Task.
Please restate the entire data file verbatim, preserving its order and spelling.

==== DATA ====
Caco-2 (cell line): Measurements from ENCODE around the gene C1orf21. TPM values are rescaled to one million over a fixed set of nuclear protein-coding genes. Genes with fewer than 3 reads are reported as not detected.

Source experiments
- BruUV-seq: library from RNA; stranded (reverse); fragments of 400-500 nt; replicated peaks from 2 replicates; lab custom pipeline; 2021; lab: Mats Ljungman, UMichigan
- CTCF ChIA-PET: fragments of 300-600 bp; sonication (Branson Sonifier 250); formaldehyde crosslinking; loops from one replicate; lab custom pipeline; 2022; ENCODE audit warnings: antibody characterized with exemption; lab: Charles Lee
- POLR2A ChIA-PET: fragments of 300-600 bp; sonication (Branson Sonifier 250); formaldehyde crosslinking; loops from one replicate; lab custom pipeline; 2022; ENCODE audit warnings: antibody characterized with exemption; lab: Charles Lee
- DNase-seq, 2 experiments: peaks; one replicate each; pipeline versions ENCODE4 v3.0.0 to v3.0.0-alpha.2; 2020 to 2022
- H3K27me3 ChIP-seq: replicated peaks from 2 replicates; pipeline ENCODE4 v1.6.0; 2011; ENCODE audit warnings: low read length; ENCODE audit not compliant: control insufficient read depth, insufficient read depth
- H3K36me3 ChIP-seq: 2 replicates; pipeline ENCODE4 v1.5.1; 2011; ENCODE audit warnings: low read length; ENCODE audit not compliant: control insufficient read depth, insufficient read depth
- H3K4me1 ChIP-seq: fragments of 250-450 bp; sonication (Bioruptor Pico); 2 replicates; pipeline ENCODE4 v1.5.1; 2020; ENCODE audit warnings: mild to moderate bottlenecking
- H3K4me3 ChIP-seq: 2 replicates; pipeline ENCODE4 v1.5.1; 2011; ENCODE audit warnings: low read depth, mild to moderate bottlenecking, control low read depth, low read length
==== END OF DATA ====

Caco-2 (cell line): Measurements from ENCODE around the gene C1orf21. TPM values are rescaled to one million over a fixed set of nuclear protein-coding genes. Genes with fewer than 3 reads are reported as not detected.

Source experiments
- BruUV-seq: library from RNA; stranded (reverse); fragments of 400-500 nt; replicated peaks from 2 replicates; lab custom pipeline; 2021; lab: Mats Ljungman, UMichigan
- CTCF ChIA-PET: fragments of 300-600 bp; sonication (Branson Sonifier 250); formaldehyde crosslinking; loops from one replicate; lab custom pipeline; 2022; ENCODE audit warnings: antibody characterized with exemption; lab: Charles Lee
- POLR2A ChIA-PET: fragments of 300-600 bp; sonication (Branson Sonifier 250); formaldehyde crosslinking; loops from one replicate; lab custom pipeline; 2022; ENCODE audit warnings: antibody characterized with exemption; lab: Charles Lee
- DNase-seq, 2 experiments: peaks; one replicate each; pipeline versions ENCODE4 v3.0.0 to v3.0.0-alpha.2; 2020 to 2022
- H3K27me3 ChIP-seq: replicated peaks from 2 replicates; pipeline ENCODE4 v1.6.0; 2011; ENCODE audit warnings: low read length; ENCODE audit not compliant: control insufficient read depth, insufficient read depth
- H3K36me3 ChIP-seq: 2 replicates; pipeline ENCODE4 v1.5.1; 2011; ENCODE audit warnings: low read length; ENCODE audit not compliant: control insufficient read depth, insufficient read depth
- H3K4me1 ChIP-seq: fragments of 250-450 bp; sonication (Bioruptor Pico); 2 replicates; pipeline ENCODE4 v1.5.1; 2020; ENCODE audit warnings: mild to moderate bottlenecking
- H3K4me3 ChIP-seq: 2 replicates; pipeline ENCODE4 v1.5.1; 2011; ENCODE audit warnings: low read depth, mild to moderate bottlenecking, control low read depth, low read length